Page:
A single-blind, superiority, randomized controlled trial (RCT) will be employed to compare the Yijinjing exercise with routine treatment. Seventy-two post-stroke patients with mild cognitive impairment from Yueyang Hospital of Integrated Traditional Chinese and Western Medicine and Shanghai Jinhui Rehabilitation Hospital will be recruited. Before receiving the rehabilitation, the demographic information, such as name, gender, age, educational background, and medical history of all participants will be collected. SPSS software will generate a table of numbers that will be used to randomly assign all eligible patients to the control group (routine treatment) or the Yijinjing group (the modified Yijinjing exercise) at a 1:1 ratio. The intervention will be implemented for 12 weeks. All assessments will be conducted before the intervention, after the intervention, and 3 months after the intervention (see Fig. 1). The schedule for the study is shown in Fig. 2.

Fig. 1
figure 1

Flow diagram of the study design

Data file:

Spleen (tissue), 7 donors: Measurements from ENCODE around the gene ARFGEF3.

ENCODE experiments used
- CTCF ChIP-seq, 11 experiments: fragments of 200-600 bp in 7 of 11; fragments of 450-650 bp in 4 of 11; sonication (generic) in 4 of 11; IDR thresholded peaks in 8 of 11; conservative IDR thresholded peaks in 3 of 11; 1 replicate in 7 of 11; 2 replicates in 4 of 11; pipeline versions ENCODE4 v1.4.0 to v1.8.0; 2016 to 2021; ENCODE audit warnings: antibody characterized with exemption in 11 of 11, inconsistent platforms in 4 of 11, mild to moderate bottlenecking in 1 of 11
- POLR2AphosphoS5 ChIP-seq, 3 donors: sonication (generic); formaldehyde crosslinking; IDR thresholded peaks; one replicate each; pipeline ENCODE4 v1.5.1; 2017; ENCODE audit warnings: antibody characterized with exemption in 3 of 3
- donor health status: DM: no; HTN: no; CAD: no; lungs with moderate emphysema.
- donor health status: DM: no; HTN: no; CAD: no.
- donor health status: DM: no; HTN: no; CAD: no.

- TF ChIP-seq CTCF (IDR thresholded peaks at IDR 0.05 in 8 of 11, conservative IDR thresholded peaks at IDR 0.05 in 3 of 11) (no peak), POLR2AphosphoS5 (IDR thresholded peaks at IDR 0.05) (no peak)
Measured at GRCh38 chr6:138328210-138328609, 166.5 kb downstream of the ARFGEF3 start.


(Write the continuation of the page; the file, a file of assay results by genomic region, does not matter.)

Fig. 2
figure 2

SPIRIT figure showing time points for enrollment, allocation, interventions and assessment. t-1 = − 2 week, 0 = baseline, t1 = start of treatment week 1, t2 = end of treatment week 12, t3 = follow-up week 24

Setting and recruitment

All participants will be recruited at Yueyang Hospital of Integrated Traditional Chinese and Western Medicine and Shanghai Jinhui Rehabilitation Hospital. Both hospitals will post research advertisements to recruit participants. To enhance recruitment quality, the chief investigator will monitor medical records. Recruitment will be carried out by two study researchers, who will carefully record the participants’ past and present medical history.

Ethical review and general statements

This trial was approved by the Ethics Committee of Yueyang Integrated Hospital of Traditional Chinese and Western Medicine (approval number: 2019-026) and registered in China Clinical Trial Registration Center in October 2019 (registration number: ChiCTR1900026532). All participants will provide written informed consent according to the Helsinki Declaration before participating.

Eligibility criteria

Inclusion criteria

The eligible patients have to meet the following criteria: (1) the clinical diagnosis of stroke according to the Fourth National Academic Conference on Cerebrovascular Diseases Diagnostic Criteria for All Kinds of Cerebrovascular Disease [14] and confirmed by CT or MRI, (2) within 1 year of onset, (3) aged 60–75 years, (4) mild cognition impairment: MoCA< 26 (if the length of schooling is ≤ 12 years, then 1 point will be added to the examination result), (5) balance function: 21 < Berg score < 40, and (6) agreement on participation and signing the informed consent.

Exclusion criteria